Brig. Gen. Darren Werner assumed command of the Tank-automotive and Armaments Command in a unique ceremony that was live-cast on the web. The audience at the ceremony was small, consisting of immediate family members, a few other TACOM leaders and a couple of visitors representing the greater Detroit civilian community. Social distancing due to COVID-19 concerns had become the new normal.
I recently had the opportunity to speak with Werner to learn a bit more about his thoughts on his first 100 days as TACOM commander and having launched his command in unique circumstances. This is the second part of that interview. (Part one of the interview can be found at army.mil/tacom.)
Sir, to date, you've had the opportunity to visit Rock Island - Joint Manufacturing Technology Center, Sierra Army Depot, and Watervliet Arsenal. What were the key takeaways from your visits to each of these TACOM locations?
Werner: (I have) a couple of high level takeaways and then some specific (takeaways). The high level takeaways are really the fact that when you travel all the way from Herlong, California, to Boston, Massachusetts, the culture is different at every location, from the fires that were happening out in California to the COVID response to what's going on in the east coast and a heavily populated dense location, (everyone) has different challenges. Everybody has a different point of view. It's great to be able to hear those different points of view from all the different locations and to recognize that every place isn't the same; there are no “cookie cutter” operations within TACOM.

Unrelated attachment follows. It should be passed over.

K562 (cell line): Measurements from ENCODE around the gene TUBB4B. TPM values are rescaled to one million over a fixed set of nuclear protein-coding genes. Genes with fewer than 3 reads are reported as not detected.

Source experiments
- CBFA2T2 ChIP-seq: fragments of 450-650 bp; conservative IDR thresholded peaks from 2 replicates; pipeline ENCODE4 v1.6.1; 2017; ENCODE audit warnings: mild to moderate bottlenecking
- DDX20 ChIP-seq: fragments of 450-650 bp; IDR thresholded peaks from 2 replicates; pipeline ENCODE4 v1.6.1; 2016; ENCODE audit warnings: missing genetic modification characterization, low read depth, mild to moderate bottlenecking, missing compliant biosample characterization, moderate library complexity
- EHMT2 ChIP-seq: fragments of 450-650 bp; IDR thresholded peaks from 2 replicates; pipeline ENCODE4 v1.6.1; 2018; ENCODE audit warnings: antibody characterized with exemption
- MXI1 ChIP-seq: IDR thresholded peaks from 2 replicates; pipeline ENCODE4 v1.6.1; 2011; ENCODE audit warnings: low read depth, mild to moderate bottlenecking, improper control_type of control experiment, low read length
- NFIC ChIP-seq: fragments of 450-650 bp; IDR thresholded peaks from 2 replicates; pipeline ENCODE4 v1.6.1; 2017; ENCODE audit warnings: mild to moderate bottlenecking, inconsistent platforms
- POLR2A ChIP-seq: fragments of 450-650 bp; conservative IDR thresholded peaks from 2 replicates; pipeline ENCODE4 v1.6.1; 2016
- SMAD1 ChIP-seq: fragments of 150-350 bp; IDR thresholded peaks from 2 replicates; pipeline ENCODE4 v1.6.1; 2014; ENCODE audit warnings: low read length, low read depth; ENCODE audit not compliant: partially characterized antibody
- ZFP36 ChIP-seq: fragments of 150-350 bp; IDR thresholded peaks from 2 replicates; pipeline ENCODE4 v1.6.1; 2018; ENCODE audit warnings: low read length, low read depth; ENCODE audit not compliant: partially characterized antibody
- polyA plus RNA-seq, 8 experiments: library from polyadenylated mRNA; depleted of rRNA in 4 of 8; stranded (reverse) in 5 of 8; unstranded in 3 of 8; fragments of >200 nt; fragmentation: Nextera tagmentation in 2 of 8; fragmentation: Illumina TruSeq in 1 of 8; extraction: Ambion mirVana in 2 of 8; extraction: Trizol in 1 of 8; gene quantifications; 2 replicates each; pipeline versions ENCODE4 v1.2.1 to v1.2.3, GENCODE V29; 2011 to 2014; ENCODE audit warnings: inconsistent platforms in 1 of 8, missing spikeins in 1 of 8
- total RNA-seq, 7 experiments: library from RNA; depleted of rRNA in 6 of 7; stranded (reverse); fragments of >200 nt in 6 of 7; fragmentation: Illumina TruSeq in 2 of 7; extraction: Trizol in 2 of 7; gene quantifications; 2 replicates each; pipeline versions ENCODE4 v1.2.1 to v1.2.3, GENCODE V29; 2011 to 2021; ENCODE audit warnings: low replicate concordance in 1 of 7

I recognize that where the workforce is (geographically) identifies what's important to those diverse communities. I understand that it's incredibly fortunate for us to be able to have “little dipsticks” into the American culture all the way across the country so that we can kind of better understand different points of view (within) the big picture.